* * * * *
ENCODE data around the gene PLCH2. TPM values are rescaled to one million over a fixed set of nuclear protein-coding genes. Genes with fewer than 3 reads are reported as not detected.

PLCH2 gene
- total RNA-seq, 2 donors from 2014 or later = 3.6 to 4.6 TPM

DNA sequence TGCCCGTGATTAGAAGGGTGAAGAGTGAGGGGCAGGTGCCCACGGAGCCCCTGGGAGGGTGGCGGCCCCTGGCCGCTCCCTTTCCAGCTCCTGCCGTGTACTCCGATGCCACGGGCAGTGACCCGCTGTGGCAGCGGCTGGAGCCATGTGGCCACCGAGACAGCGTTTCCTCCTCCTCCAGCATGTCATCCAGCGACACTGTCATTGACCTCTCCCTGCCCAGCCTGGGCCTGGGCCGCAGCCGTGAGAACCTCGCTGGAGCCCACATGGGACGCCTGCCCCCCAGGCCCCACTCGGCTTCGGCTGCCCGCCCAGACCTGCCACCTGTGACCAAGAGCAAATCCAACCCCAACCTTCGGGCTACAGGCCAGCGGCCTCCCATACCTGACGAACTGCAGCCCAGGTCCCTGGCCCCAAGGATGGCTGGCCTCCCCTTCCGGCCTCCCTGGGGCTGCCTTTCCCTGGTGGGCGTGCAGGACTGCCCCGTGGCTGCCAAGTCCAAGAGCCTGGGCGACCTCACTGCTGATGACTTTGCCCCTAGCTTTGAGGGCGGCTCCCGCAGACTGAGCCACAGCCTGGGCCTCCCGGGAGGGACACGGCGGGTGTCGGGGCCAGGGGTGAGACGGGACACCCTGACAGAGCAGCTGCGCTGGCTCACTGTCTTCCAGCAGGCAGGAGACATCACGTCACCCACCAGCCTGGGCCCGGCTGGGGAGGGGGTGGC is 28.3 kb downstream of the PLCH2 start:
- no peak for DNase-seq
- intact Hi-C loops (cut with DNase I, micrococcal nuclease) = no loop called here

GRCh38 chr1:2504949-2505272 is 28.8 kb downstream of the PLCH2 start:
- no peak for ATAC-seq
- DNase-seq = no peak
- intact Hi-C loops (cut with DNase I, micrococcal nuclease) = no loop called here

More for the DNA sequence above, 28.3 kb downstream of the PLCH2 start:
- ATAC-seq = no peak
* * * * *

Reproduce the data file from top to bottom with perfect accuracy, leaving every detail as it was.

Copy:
ENCODE data around the gene PLCH2. TPM values are rescaled to one million over a fixed set of nuclear protein-coding genes. Genes with fewer than 3 reads are reported as not detected.

PLCH2 gene
- total RNA-seq, 2 donors from 2014 or later = 3.6 to 4.6 TPM

DNA sequence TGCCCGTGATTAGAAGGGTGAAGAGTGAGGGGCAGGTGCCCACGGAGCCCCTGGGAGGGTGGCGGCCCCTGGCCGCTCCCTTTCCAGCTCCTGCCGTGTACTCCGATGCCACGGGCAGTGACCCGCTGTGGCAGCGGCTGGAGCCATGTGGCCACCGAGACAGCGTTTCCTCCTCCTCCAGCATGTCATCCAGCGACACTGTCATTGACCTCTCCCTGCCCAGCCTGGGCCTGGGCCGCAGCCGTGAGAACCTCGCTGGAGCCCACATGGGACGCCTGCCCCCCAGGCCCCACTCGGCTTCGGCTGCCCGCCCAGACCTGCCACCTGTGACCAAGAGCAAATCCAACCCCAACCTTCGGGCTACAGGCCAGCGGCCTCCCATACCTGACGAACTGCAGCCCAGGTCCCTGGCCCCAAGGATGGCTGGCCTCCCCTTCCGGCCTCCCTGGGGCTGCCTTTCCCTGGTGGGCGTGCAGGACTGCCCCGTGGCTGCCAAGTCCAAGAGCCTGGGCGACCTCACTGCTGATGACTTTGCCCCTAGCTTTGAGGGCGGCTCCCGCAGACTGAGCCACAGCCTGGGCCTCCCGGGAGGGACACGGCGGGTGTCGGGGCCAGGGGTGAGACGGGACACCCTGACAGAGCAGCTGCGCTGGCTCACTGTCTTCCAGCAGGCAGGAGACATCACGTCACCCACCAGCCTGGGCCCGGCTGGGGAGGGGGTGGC is 28.3 kb downstream of the PLCH2 start:
- no peak for DNase-seq
- intact Hi-C loops (cut with DNase I, micrococcal nuclease) = no loop called here

GRCh38 chr1:2504949-2505272 is 28.8 kb downstream of the PLCH2 start:
- no peak for ATAC-seq
- DNase-seq = no peak
- intact Hi-C loops (cut with DNase I, micrococcal nuclease) = no loop called here

More for the DNA sequence above, 28.3 kb downstream of the PLCH2 start:
- ATAC-seq = no peak